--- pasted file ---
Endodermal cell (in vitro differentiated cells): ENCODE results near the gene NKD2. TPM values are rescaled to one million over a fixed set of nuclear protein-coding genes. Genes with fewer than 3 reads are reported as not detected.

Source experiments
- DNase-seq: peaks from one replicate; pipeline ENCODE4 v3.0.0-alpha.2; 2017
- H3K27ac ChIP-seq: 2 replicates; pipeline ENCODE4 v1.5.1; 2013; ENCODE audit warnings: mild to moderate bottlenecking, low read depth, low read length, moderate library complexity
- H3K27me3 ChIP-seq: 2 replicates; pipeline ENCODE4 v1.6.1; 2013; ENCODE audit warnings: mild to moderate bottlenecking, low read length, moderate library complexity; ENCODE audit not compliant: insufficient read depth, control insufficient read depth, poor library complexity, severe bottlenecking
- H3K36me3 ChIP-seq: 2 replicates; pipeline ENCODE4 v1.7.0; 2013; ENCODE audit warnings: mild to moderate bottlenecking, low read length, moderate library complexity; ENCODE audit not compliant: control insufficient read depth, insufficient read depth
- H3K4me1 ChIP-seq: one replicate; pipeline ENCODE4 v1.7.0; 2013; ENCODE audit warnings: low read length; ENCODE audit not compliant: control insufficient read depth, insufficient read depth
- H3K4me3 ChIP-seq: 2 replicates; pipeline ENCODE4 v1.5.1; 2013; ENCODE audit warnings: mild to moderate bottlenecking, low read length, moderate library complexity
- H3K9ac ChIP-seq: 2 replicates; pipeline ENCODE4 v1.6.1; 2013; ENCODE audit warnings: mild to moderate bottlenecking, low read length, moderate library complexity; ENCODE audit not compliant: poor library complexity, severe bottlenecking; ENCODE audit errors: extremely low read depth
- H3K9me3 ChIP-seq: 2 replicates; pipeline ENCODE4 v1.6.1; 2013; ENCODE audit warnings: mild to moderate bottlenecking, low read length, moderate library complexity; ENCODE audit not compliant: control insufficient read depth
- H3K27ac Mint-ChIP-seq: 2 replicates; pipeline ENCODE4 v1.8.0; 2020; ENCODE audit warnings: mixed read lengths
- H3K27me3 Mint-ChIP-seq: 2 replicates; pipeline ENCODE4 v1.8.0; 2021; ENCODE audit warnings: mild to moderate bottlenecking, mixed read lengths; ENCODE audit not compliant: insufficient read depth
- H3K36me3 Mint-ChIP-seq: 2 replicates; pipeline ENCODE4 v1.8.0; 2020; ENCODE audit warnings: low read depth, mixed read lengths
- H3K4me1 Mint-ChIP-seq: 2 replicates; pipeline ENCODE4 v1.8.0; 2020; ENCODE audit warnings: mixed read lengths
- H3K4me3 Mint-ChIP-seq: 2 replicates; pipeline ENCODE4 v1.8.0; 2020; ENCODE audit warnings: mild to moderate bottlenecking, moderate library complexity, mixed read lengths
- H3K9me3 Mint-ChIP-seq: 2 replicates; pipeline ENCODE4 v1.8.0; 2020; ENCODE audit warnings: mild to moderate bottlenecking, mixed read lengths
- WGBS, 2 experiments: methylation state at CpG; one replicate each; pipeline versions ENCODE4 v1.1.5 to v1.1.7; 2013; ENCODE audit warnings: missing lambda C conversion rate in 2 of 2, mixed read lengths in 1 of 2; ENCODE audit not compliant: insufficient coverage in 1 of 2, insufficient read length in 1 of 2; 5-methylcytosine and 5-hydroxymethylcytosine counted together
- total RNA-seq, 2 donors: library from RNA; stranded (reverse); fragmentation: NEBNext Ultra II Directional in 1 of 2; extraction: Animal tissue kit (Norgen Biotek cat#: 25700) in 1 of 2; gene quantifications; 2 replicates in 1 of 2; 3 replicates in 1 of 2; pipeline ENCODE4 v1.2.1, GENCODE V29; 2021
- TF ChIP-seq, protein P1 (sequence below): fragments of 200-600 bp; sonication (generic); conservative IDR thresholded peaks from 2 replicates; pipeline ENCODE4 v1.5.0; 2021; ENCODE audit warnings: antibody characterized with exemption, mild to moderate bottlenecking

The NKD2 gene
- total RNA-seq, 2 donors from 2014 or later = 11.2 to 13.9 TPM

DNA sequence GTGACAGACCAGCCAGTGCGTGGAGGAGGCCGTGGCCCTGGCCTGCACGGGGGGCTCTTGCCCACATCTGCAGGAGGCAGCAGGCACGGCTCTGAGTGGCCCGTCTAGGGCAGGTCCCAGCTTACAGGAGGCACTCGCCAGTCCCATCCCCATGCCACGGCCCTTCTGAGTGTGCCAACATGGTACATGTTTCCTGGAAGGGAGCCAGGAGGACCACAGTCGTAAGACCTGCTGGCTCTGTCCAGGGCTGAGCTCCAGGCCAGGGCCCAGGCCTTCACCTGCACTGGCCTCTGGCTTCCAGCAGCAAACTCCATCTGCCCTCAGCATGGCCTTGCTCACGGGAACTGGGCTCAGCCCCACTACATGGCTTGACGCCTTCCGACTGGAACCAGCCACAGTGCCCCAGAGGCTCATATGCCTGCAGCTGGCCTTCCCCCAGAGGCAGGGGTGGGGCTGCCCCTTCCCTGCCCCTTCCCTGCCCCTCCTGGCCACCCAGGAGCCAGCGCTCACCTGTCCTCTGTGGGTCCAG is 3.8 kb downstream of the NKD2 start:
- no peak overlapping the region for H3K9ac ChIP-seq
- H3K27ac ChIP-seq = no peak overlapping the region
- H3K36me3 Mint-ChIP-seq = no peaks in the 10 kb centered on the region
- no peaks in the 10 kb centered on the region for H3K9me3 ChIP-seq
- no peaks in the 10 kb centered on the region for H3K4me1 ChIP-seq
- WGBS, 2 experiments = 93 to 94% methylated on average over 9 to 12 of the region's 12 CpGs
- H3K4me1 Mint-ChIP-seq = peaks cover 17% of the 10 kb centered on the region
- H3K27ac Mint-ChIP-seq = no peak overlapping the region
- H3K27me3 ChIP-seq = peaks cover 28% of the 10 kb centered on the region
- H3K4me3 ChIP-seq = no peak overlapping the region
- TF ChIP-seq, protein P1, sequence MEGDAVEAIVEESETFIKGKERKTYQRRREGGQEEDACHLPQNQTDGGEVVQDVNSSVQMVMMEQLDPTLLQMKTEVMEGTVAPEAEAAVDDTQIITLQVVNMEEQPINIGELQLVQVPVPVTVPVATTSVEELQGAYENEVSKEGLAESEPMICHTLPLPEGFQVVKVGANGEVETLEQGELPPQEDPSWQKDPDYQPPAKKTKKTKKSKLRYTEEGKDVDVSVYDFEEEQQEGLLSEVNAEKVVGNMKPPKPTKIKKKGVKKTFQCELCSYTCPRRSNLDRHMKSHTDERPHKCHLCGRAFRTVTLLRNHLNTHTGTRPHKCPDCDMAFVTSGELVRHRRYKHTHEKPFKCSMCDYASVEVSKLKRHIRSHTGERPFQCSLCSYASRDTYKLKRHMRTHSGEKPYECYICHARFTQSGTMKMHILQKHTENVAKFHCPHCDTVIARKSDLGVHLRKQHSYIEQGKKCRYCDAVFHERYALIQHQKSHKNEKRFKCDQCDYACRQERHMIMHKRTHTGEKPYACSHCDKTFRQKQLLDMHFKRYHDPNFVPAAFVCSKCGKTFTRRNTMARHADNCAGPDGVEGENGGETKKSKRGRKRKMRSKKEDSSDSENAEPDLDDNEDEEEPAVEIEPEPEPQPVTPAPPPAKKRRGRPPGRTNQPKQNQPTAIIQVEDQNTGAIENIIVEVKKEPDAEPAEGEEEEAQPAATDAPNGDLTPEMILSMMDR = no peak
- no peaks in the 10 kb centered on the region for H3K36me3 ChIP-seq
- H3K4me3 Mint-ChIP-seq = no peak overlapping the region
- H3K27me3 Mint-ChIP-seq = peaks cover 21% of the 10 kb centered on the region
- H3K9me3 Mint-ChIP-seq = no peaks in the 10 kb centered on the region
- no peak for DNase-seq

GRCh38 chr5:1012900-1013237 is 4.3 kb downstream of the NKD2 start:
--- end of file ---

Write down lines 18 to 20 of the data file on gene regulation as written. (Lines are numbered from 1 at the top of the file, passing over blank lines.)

- total RNA-seq, 2 donors: library from RNA; stranded (reverse); fragmentation: NEBNext Ultra II Directional in 1 of 2; extraction: Animal tissue kit (Norgen Biotek cat#: 25700) in 1 of 2; gene quantifications; 2 replicates in 1 of 2; 3 replicates in 1 of 2; pipeline ENCODE4 v1.2.1, GENCODE V29; 2021
- TF ChIP-seq, protein P1 (sequence below): fragments of 200-600 bp; sonication (generic); conservative IDR thresholded peaks from 2 replicates; pipeline ENCODE4 v1.5.0; 2021; ENCODE audit warnings: antibody characterized with exemption, mild to moderate bottlenecking

The NKD2 gene